Miriam, Turing “My company needed somebody who could code mobile responsive emails so I taught myself how to do that and realized how much I enjoyed it. I began my journey learning to code from a variety of online platforms: Treehouse, Code School; I also started Tealeaf Academy which is an online bootcamp but that didn’t really work out.”

 

Julissa, Launch Academy “About six months into my job, my bosses decided we needed a website redesign. Our site was built on Wordpress and was pretty ugly; of course since it was a nonprofit, we did not have the money to hire someone outside.

I was in charge of the redesign so I taught myself some super basic PHP because we were running on Wordpress; some HTML, CSS and a tiny bit of JavaScript. I realized I was having a lot of fun with it because I was actually building something from scratch instead of using someone else’s tools to do it. That was my first foray into programming.”

 

On How Their Background Helped Them

Lance, Coding Dojo “I think people want more well rounded characters; you have a lot more different experiences to bring to it or communication skills. I’m a good writer and I’ve got good reading/ comprehension skills and doing development is a lot of research and documentation and sometimes it can be pretty thick so a lot of it is about reading, comprehension and communication.”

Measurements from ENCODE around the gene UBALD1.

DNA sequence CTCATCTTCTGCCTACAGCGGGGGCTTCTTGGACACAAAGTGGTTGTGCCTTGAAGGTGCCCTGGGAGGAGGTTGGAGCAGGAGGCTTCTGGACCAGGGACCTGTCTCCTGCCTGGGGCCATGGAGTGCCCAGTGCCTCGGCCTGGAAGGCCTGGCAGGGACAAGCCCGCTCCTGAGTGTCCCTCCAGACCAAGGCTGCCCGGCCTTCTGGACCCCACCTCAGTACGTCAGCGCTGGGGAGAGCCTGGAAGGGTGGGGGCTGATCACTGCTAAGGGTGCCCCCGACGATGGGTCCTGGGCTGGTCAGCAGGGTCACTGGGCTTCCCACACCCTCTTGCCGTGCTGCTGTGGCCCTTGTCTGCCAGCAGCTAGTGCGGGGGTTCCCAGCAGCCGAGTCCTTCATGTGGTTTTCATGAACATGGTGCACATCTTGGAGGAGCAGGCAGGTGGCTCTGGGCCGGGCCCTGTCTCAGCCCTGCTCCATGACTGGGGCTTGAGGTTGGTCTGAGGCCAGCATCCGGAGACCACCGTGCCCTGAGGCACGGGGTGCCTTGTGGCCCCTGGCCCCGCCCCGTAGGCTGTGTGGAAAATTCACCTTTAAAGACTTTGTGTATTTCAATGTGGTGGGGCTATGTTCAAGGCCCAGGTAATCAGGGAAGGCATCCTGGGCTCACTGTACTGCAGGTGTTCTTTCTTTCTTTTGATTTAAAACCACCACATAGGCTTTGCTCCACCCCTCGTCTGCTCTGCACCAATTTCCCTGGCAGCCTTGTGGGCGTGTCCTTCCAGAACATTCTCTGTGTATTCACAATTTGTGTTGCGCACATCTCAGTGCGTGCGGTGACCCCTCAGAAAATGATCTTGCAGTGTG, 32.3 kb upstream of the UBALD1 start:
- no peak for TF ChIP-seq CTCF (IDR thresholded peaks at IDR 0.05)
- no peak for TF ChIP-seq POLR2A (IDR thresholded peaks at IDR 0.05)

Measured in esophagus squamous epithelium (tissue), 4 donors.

Laura, Dev Bootcamp “I think there’s a benefit to having an English degree. There’s no harm in being able to verbalize and communicate well. A lot of people don’t see the correlation between English and coding, but code is just another language. The parallel between sentence structure could be loosely correlated with lines of code.”

 

Lauren, Dev Bootcamp “You see the attention to detail; you’re trained in critical thinking. In a liberal arts education, you spend a lot of time making connections between different theories and texts- I think it’s very helpful for people to have that sort of training. In the case of programming, you’re making similar connections but with a different toolset. I think people who have an artistic background, particularly people who have been through things like workshopping, are able to self-edit and also listen to others and incorporate their feedback.”